I have lots of fond memories of Belden N.D.My Grandparents Nestor and Annie Laukala were from there.They had a farm there for years.Almost all the houses and bussisness I have been in are gone.There is oil activity there.Lots of wells pumping.I miss the way it used to be.Everything changes and it is sad.I was in Belden in July.There is a little convienient store where the post office used to be.The church still has services every Sunday.There is a beautiful cabin in town that we stayed at for the Belden Reunion back in 2007.This last time we were there we stayed at Fred Evans place.They have a lovely place in the counrty.They have extraordinary cabins out there.We stayed in there cabin for a week.It was so peaceful and relaxing.I am so glad I went back one last time.The Good memories will always be in my heart.

    • Mary Martin says:

      My name is Mary. My grandmother and grandfather lived in Belden. My mother was born there. My grandmothers name was Helga Maki her husband was Jack Maki. She later married Eli Laukala. Did anyone know them. They are buried at the Beldon Finnish Cemetery. Also, does anyone have information on how I can find out about the mineral rights.

    • Mary Martin says:

      I meant the mineral rights for the oil there.

      • John MS Jones says:

        Hi Mary,
        You can find mineral deeds and mineral leases at the Mountrail County Recorders office. The state recorders offices have a website. North Dakota Recorders Office Network.
        There is a subscription fee. $25.00 a year.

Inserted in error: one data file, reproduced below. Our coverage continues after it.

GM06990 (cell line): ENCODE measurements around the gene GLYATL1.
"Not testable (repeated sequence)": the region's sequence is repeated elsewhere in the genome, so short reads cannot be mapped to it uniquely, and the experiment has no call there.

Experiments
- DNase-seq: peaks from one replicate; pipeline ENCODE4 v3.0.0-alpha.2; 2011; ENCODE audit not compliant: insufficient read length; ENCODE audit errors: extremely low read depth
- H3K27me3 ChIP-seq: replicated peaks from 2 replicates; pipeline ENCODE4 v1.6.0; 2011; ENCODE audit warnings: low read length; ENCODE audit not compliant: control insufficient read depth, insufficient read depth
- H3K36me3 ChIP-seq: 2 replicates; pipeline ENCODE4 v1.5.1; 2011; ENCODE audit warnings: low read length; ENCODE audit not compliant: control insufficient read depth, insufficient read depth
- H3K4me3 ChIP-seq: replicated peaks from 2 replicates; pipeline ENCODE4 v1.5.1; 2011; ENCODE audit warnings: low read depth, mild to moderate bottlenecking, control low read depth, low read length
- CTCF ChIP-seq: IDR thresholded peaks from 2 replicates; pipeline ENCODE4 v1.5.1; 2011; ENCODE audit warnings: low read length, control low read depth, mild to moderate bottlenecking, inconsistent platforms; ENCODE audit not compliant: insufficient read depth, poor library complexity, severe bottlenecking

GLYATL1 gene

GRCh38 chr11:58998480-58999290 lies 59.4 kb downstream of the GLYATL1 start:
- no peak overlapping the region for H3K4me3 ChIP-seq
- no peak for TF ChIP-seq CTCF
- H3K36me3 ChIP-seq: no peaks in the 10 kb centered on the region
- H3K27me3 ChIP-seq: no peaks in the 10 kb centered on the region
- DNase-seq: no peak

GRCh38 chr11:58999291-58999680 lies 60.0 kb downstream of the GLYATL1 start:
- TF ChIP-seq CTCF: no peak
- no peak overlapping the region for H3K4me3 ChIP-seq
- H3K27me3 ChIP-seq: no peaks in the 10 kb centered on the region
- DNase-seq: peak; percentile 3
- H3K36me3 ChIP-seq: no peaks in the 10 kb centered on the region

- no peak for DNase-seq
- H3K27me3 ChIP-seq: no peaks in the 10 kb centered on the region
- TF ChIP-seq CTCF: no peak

Using that website you can find a treasure of the type of information that your looking for. The one problem is that their electronic records only show the last few years. If your living in North Dakota or visit there then visit the recorders office. It’s on the 2nd floor of the courthouse in Stanley. You’ll find records reaching back to homestead days.
        Good Luck

  7. candace Dudley says:

    These houses belonged to my relatives

  8. Interesting since ND was my home state.

  9. R.J. Crisafulli says:

    Tried to find Belden, ND, in the Highway Atlas, but was not listed, so Googled it. Obituary in the Plattsburgh, NY, Press Republican, July 20, 2012, for one Odean D. Schaefer, age 80, born August 5, 1931, in Belden, ND, died July 18, 2012, in Port Henry, NY. Will be buried in Moriah, NY, way up by the Canadian border. Wonder if he wa born in one of the old structures above?

  10. Crystle says:

    Hi there – a few friends and I travel around the state as well to take pictures of old ghost towns and abandoned farms/farmsteads. We came across Belden because it wasn’t very far from Minot (where we live) and I was curious as to how the oil activity has affected the town.